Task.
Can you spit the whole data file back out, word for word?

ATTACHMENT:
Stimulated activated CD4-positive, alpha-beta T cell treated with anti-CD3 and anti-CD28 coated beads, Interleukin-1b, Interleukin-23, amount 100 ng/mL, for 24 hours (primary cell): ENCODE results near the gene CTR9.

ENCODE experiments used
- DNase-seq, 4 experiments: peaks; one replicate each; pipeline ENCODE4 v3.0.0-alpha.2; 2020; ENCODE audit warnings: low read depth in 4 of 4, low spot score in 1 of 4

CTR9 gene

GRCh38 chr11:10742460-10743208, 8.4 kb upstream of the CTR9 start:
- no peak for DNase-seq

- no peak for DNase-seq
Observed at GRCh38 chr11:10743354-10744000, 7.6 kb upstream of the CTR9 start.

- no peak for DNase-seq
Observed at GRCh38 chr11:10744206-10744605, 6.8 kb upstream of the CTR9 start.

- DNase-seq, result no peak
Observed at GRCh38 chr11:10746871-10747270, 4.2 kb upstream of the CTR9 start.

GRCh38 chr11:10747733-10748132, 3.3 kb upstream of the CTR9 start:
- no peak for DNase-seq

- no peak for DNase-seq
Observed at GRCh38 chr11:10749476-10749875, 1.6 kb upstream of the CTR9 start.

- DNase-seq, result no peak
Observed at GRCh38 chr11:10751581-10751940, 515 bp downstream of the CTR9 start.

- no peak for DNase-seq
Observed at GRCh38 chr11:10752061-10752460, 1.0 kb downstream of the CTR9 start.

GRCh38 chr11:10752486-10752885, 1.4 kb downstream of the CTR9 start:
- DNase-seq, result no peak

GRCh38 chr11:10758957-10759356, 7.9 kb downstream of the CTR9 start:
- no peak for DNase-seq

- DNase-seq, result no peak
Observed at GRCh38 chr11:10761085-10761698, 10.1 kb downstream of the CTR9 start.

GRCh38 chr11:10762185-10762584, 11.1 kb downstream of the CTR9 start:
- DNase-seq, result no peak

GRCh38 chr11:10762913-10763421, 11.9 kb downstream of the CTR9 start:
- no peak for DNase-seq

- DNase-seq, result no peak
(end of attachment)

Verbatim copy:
Stimulated activated CD4-positive, alpha-beta T cell treated with anti-CD3 and anti-CD28 coated beads, Interleukin-1b, Interleukin-23, amount 100 ng/mL, for 24 hours (primary cell): ENCODE results near the gene CTR9.

ENCODE experiments used
- DNase-seq, 4 experiments: peaks; one replicate each; pipeline ENCODE4 v3.0.0-alpha.2; 2020; ENCODE audit warnings: low read depth in 4 of 4, low spot score in 1 of 4

CTR9 gene

GRCh38 chr11:10742460-10743208, 8.4 kb upstream of the CTR9 start:
- no peak for DNase-seq

- no peak for DNase-seq
Observed at GRCh38 chr11:10743354-10744000, 7.6 kb upstream of the CTR9 start.

- no peak for DNase-seq
Observed at GRCh38 chr11:10744206-10744605, 6.8 kb upstream of the CTR9 start.

- DNase-seq, result no peak
Observed at GRCh38 chr11:10746871-10747270, 4.2 kb upstream of the CTR9 start.

GRCh38 chr11:10747733-10748132, 3.3 kb upstream of the CTR9 start:
- no peak for DNase-seq

- no peak for DNase-seq
Observed at GRCh38 chr11:10749476-10749875, 1.6 kb upstream of the CTR9 start.

- DNase-seq, result no peak
Observed at GRCh38 chr11:10751581-10751940, 515 bp downstream of the CTR9 start.

- no peak for DNase-seq
Observed at GRCh38 chr11:10752061-10752460, 1.0 kb downstream of the CTR9 start.

GRCh38 chr11:10752486-10752885, 1.4 kb downstream of the CTR9 start:
- DNase-seq, result no peak

GRCh38 chr11:10758957-10759356, 7.9 kb downstream of the CTR9 start:
- no peak for DNase-seq

- DNase-seq, result no peak
Observed at GRCh38 chr11:10761085-10761698, 10.1 kb downstream of the CTR9 start.

GRCh38 chr11:10762185-10762584, 11.1 kb downstream of the CTR9 start:
- DNase-seq, result no peak

GRCh38 chr11:10762913-10763421, 11.9 kb downstream of the CTR9 start:
- no peak for DNase-seq

- DNase-seq, result no peak